In pursuit of its goals, ALEC plans to partner with like-minded organizations. “We can’t go this alone,” she said. And that was evident in the first workshop of the four-day conference, a panel focused on a plan to call a convention of states under the Constitution to limit the powers of the federal government, developed by a group called Citizens for Self-Governance. CSG is led by Meckler. He was joined by CSG senior fellow and constitutional lawyer Michael Farris, CSG legal analyst Robert Kelly and Sen. Ron Johnson (R-Wis.), who supports the effort.

While ALEC is unaffiliated with the convention effort, which requires two-thirds of states to sign on,  Meierling said certain members are interested in the issue. The panel, titled “The Solution — A Convention of States to Restrain the Power, Scope and Jurisdiction of the Federal Government,” was the first of nine scheduled over the course of ALEC’s States & Nation policy convention, which also includes a number of restricted-access meetings of its nine task forces.

The convention of states group hopes to exploit the public’s ever-eroding trust in the federal government for its cause and discussed how best to sell the effort. “It’s not about states rights, it’s about local control,” Fariss said. The former, especially in the South, connotes slavery. When you use the latter, “you just steer the language in the proper direction,” he said.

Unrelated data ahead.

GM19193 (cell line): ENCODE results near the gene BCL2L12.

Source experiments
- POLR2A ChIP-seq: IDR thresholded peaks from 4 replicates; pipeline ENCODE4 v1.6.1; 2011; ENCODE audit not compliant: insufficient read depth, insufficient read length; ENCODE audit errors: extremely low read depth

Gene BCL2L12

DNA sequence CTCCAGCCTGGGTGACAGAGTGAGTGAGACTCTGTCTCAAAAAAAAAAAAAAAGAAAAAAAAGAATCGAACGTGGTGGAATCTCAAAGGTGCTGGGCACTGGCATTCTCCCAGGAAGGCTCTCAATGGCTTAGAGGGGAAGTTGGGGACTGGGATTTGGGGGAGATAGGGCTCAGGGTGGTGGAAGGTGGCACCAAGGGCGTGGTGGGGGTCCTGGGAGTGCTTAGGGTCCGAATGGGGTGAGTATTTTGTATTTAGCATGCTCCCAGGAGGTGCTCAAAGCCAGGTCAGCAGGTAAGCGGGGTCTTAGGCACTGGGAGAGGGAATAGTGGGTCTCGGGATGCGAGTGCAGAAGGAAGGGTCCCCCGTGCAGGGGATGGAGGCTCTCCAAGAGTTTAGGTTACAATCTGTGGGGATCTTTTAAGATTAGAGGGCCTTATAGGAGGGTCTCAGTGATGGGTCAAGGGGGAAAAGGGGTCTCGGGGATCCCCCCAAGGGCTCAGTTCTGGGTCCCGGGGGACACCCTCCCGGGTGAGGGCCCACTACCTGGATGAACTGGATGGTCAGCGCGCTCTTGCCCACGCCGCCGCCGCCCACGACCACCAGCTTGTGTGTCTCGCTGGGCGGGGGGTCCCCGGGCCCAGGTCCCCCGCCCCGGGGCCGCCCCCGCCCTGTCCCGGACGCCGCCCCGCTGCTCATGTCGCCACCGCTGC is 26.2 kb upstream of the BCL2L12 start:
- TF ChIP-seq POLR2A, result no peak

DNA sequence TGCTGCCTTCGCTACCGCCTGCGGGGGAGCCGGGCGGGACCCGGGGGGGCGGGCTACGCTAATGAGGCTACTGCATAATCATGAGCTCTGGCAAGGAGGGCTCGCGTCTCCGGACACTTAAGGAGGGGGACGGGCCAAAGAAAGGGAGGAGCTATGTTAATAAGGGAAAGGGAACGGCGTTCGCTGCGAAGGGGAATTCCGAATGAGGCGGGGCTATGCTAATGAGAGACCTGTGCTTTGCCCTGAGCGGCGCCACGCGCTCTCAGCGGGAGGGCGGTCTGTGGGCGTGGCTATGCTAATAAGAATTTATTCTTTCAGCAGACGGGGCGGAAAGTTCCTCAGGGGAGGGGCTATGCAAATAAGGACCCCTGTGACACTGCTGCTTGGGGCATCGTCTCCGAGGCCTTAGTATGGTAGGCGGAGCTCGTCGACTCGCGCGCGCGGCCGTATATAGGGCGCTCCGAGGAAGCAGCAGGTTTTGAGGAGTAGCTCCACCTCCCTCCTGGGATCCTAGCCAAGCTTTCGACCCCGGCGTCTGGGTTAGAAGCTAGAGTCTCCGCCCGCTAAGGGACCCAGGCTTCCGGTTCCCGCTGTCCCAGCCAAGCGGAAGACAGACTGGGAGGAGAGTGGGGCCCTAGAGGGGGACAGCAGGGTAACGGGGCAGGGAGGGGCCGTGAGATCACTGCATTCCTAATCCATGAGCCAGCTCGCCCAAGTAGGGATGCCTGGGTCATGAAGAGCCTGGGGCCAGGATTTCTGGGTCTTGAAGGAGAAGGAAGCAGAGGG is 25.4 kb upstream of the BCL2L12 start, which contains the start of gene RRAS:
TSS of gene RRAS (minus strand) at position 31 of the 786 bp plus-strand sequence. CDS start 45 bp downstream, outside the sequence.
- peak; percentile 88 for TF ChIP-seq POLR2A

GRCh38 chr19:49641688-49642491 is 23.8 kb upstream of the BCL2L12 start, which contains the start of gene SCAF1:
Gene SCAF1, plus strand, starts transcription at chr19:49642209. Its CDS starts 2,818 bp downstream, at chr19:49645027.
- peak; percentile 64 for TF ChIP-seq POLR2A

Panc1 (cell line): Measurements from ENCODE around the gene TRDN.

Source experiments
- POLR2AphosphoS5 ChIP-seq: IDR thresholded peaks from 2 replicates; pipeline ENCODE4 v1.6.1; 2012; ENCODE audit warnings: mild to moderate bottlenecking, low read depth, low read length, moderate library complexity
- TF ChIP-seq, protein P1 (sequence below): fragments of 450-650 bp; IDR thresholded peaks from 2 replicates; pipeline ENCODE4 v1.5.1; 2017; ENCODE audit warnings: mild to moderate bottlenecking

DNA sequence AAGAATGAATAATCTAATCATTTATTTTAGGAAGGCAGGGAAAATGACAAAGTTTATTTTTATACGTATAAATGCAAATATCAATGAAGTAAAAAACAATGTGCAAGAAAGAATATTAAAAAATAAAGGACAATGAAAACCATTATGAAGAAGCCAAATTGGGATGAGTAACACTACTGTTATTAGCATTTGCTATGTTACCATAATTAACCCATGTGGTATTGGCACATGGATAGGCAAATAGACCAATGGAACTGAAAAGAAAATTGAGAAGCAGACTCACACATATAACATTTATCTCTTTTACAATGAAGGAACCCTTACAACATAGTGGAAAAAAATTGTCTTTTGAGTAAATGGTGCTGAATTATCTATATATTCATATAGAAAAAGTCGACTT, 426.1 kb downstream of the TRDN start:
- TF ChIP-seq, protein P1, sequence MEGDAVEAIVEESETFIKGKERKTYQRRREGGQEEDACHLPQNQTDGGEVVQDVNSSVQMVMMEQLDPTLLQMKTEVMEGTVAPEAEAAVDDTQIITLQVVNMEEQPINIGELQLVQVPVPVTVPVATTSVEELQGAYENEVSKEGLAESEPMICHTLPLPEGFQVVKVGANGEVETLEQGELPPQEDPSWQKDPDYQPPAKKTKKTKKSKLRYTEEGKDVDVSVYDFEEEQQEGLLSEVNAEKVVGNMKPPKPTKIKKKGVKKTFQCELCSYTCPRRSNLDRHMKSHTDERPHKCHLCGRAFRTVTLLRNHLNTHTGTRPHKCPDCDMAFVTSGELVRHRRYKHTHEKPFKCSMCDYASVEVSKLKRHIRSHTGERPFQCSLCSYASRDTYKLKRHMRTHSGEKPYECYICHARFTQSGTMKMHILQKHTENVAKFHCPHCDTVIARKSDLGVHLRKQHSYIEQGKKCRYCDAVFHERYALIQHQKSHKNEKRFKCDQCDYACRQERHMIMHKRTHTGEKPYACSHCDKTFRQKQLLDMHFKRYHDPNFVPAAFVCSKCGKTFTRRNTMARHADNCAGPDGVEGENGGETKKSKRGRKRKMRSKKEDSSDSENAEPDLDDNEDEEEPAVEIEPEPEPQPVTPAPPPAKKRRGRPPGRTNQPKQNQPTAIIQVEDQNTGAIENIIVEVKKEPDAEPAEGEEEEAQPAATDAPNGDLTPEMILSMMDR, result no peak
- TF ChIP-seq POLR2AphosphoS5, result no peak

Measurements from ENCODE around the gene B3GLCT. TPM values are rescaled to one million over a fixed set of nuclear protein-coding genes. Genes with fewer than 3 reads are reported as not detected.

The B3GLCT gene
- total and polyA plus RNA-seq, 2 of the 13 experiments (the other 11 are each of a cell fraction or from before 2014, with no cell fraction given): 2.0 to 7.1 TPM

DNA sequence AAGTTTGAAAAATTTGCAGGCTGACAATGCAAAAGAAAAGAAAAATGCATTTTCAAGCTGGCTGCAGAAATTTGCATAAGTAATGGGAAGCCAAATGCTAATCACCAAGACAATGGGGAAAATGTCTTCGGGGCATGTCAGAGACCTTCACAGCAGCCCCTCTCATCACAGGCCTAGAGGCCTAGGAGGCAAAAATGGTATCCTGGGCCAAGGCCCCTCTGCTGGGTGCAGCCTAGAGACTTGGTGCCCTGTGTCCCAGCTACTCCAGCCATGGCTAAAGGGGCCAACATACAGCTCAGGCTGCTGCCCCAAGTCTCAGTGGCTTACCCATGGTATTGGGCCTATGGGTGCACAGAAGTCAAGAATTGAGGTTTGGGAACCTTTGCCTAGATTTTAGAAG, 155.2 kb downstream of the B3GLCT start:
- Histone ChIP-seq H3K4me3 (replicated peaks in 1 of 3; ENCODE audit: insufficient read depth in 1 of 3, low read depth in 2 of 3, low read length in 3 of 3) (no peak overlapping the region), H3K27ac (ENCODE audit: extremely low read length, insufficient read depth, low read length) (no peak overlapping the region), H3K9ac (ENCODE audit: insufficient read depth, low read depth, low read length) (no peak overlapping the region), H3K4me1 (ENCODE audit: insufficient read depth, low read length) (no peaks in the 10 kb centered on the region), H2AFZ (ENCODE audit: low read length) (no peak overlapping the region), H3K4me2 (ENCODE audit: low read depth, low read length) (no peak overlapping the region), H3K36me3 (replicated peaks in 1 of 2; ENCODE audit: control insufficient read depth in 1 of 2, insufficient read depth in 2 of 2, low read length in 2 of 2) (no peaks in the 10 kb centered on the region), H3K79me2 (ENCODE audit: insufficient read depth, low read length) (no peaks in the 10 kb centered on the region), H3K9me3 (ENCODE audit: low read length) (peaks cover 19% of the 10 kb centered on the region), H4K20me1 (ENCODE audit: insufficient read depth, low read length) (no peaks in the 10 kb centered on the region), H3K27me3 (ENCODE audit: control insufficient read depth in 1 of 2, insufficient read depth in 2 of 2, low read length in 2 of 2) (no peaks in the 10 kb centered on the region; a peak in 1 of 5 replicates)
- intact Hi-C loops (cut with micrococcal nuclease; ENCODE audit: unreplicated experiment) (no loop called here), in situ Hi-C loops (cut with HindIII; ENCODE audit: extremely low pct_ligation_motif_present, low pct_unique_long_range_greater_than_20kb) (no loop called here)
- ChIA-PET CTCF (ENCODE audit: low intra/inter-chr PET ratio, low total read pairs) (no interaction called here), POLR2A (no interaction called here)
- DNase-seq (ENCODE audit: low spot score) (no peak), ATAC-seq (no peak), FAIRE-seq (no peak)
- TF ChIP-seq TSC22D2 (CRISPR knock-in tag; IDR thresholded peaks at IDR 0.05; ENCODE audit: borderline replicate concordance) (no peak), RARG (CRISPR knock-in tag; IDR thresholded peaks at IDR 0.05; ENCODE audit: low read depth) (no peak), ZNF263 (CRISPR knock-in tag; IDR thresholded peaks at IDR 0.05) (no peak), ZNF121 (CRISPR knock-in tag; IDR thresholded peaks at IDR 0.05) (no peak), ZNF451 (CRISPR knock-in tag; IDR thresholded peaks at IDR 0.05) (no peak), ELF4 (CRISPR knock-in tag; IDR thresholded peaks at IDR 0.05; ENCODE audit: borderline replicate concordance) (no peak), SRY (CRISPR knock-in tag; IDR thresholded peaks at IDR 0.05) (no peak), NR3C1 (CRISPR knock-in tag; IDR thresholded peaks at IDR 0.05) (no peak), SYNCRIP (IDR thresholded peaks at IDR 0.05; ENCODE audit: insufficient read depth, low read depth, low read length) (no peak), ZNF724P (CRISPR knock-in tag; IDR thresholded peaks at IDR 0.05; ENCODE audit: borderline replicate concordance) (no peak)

The other ALEC workshops are more policy-oriented. The second was focused on distributed generation of electricity. (ALEC supports charging homeowners who want to redistribute their surplus solar energy back onto the grid.) Others focused on Latino engagement, whether Medicaid expansion is “compassionate or corrosive,” marketing pension reform, combating patent litigation, the impact of the Endangered Species Act on energy development, overreach in environmental regulations and efforts to limit corporate speech.

Despite the recent controversy, the leaked ALEC documents show that it still boasted 1,810 members, roughly one in every four state lawmakers nationwide. And the convention has attracted notable speakers, including House Budget Committee Chairman Paul Ryan and Sen. Ted Cruz (R-Tex.).